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mind (n.)

"that which feels, wills, and thinks; the intellect," late 12c., mynd, from Old English gemynd "memory, remembrance; state of being remembered; thought, purpose; conscious mind, intellect, intention," Proto-Germanic *ga-mundiz (source also of Gothic muns "thought," munan "to think;" Old Norse minni "mind;" German Minne (archaic) "love," originally "memory, loving memory"), from suffixed form of PIE root *men- (1) "to think," with derivatives referring to qualities of mind or states of thought.

Meaning "mental faculty, the thinking process" is from c. 1300. Sense of "intention, purpose" is from c. 1300. From late 14c. as "frame of mind. mental disposition," also "way of thinking, opinion." "Memory," one of the oldest senses, now is almost obsolete except in old expressions such as bear in mind (late 14c.), call to mind (early 15c.),keep in mind (late 15c.).

Mind's eye "mental view or vision, remembrance" is from early 15c. To pay no mind "disregard" is recorded by 1910, American English dialect. To make up (one's) mind "determine, come to a definite conclusion" is by 1784. To have a mind "be inclined or disposed" (to do something) is by 1540s; to have half a mind to "to have one's mind half made up to (do something)" is recorded from 1726. Out of (one's) mind "mad, insane" is from late 14c.; out of mind "forgotten" is from c. 1300; phrase time out of mind "time beyond people's memory" is attested from early 15c.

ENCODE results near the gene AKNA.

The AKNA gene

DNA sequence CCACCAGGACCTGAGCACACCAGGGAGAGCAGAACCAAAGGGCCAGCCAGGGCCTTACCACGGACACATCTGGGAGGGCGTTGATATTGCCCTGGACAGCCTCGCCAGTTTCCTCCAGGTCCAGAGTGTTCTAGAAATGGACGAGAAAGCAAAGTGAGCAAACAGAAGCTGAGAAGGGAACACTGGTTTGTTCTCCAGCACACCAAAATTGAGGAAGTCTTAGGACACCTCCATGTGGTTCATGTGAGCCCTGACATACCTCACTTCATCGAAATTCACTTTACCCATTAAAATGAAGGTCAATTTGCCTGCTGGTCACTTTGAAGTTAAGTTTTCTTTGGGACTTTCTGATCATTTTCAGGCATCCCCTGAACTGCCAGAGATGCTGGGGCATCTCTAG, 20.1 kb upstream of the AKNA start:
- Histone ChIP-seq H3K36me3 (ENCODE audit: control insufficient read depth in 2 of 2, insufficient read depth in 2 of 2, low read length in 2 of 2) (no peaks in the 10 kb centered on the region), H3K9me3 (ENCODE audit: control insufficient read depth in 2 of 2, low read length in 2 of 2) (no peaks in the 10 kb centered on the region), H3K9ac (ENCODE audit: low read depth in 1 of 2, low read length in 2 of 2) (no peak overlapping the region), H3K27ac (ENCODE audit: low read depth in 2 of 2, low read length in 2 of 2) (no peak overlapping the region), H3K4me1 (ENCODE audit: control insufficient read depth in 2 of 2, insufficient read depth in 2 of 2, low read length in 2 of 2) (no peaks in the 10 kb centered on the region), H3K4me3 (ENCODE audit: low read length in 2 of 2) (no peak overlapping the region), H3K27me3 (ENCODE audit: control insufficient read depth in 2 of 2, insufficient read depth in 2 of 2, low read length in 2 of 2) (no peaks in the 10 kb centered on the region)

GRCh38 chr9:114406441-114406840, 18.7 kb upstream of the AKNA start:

mind (v.)

mid-14c., "to remember, call to mind, take care to remember," also "to remind oneself," from mind (n.). The Old English verb was myngian, myndgian, from West Germanic *munigon "to remind." Meaning "perceive, notice" is from late 15c.; that of "to give heed to, pay attention to" is from 1550s; that of "be careful about" is from 1737. Sense of "object to, dislike" is from c. 1600. Meaning "to take care of, look after" is from 1690s. Related: Minded; minding.

Negative use "(not) to care for, to trouble oneself with" is attested from c. 1600; never mind "don't let it trouble you" is by 1778; the meiotic expression don't mind if I do is attested from 1847.

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